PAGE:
There was no money power on display like in some third world countries. A Social Democratic candidate summed up the situation thus; “We don’t have the money to bribe anybody. And nobody is financing us from abroad’. President Otunbayeva reflected the ground reality when she exclaimed that the whole election process had been transparent and open.

The new government’s main task will be ensuring political stability. It also will have to grapple with security concerns in the wake of reports that Islamist militants are making inroads into Central Asia.


Both the US and Russia have military bases in Kyrgyzstan. The US base is located at Manas, outside the capital, Bishkek. In a manner of speaking, the American base has become vital to the Kyrgyz economy in recent months. For Americans, the base is important to ensure troop movement to Afghanistan as the much preferred route through Pakistan has been coming under terrorist attacks and has in fact become a local political football.

For Russia too, Kyrgyzstan is strategically important. It has five military facilities and has just concluded an agreement to open a new base in the South of the country to give Russia the edge it lacks as of now to be a bulwark against encroaching US and Chinese influence. (China’s Xinjiang borders Kyrgyzstan). Russia has similar agreements with Ukraine and Armenia. Expected to become fully operational before 2010 is out, the deal would allow Russia to keep five existing military facilities and the proposed new base operational for 49 years

The new deal appears to be an initiative of Roza Otunbayeva government. According to Russian daily newspaper Kommersant, Kyrgyz defence minister Abibulla Kudaiberbiyev made the offer during a meeting with his Russian counterpart Anatoly Serdyukov in Moscow in early September. He reportedly told his host that Kyrgyzstan wanted payment for the facilities in small arms and military hardware instead of cash.

While time frame for opening Russia’s base in Southern Kyrgyzstan is not yet clear, it may coincide with the deployment of international policing mission in the turbulent region. The Organization for Security and Cooperation in Europe (OSCE) had agreed in June to send the policing team to Osh and Jalalabad at the request of Uzbekistan. The demand was backed by Washington as well since there was a general feeling that the ethnic Uzbeks needed to be protected from the Kyrgyz majority in Osh, Jalalabad and other southern cities in particular. But, the government of President Rosa Otunbayeva suggested a delay in the OSCE deployment, saying that it would be “reasonable, timely and useful if the (OSCE) starts actual work in Kyrgyzstan after the parliamentary election.”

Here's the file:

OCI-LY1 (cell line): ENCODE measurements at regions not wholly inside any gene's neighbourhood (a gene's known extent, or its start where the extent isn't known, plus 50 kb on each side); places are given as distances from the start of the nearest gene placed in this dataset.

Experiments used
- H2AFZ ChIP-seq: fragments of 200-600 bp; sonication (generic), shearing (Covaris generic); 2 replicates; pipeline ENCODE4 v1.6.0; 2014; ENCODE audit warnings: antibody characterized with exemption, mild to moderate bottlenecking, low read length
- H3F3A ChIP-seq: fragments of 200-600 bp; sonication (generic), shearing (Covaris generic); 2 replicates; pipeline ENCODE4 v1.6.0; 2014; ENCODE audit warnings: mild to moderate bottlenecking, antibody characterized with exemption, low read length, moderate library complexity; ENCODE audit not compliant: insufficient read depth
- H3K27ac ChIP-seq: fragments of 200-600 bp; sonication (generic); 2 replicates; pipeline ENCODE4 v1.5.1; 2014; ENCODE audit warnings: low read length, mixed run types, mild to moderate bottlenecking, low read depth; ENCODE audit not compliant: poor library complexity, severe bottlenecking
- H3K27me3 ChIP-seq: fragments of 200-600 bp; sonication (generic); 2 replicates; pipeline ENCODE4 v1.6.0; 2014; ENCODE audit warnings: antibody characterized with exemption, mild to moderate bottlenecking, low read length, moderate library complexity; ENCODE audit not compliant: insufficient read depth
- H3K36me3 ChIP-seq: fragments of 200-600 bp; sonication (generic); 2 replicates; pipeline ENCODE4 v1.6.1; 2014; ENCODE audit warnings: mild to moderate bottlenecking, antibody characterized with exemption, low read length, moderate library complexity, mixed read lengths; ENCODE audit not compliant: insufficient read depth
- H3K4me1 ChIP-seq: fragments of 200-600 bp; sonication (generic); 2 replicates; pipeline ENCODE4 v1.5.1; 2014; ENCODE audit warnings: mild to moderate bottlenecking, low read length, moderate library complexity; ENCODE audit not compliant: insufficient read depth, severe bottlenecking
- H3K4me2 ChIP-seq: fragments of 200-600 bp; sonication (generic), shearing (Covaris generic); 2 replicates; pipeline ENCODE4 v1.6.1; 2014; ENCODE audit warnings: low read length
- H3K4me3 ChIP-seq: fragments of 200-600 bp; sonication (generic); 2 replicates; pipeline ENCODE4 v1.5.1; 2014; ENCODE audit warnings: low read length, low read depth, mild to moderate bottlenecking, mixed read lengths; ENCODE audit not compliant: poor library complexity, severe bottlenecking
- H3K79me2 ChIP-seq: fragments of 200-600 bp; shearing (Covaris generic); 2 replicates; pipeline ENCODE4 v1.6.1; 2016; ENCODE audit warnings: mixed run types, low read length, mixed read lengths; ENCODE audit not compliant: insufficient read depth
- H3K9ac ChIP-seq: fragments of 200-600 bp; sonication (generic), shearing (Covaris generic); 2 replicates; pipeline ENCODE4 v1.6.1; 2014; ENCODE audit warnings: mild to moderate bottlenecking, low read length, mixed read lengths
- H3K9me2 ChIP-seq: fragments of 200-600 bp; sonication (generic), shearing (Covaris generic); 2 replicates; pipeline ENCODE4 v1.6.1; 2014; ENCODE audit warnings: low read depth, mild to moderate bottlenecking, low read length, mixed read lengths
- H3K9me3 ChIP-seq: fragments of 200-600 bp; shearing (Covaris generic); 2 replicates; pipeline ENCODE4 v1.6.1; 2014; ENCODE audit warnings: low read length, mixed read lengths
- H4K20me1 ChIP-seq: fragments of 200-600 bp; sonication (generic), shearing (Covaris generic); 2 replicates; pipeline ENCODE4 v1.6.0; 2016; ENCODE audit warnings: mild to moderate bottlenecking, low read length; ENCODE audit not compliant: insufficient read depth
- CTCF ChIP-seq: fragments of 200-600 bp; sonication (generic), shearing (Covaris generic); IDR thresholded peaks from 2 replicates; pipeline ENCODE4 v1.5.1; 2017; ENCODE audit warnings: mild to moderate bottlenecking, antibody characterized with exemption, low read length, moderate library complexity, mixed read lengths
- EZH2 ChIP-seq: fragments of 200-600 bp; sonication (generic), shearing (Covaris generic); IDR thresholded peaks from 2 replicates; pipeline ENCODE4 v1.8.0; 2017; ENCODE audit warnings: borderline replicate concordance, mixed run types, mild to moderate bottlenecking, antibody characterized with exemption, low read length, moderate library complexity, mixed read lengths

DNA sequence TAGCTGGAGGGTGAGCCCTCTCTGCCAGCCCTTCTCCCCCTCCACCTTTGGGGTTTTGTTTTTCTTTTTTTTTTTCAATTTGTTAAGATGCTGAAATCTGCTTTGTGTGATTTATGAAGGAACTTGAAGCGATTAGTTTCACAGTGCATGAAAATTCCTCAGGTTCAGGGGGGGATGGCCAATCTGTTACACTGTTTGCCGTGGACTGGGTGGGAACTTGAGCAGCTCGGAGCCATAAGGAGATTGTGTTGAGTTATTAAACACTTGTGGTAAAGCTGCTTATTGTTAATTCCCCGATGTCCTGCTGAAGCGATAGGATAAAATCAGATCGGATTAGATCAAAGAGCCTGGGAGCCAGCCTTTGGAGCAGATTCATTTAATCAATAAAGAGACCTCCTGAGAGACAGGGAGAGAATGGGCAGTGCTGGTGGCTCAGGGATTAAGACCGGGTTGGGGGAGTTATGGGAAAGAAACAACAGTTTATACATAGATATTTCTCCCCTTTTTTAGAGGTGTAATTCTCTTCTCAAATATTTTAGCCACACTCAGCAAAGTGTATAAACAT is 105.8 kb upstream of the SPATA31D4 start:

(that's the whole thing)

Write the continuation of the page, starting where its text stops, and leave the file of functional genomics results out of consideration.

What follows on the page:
Osh and Jalalabad are the strongholds of deposed president Bakiyev. When unrest broke out there in June, the Otunbayeva government called for troops from the Collective Security Treaty Organization (CSTO), to help it establish its authority and control. CSTO is Russia-led military alliance. Both Kyrgyzstan and Uzbekistan are members. But Uzbekistan opposed the move. And the Americans backed President Islam Karimov and cashed in on his strained relations with Moscow.

For the Americans, Uzbekistan is a key element of the Northern Distribution Network (NDN) that feeds NATO troops in Afghanistan. The US is developing Uzbekistan’s Termez airfield as an alternative logistics center to Manas air base. Already Termez has become a stop-off point for German’s military aircraft en route to northeast Afghanistan. Moreover, a major new US base is fast coming up at Mazar-i-Sharif which is close to Afghanistan’s border with Uzbekistan.

Well, for the Kyrgyz nationalists, Tashkent -Washington ties were hot campaign themes in the just concluded parliament election.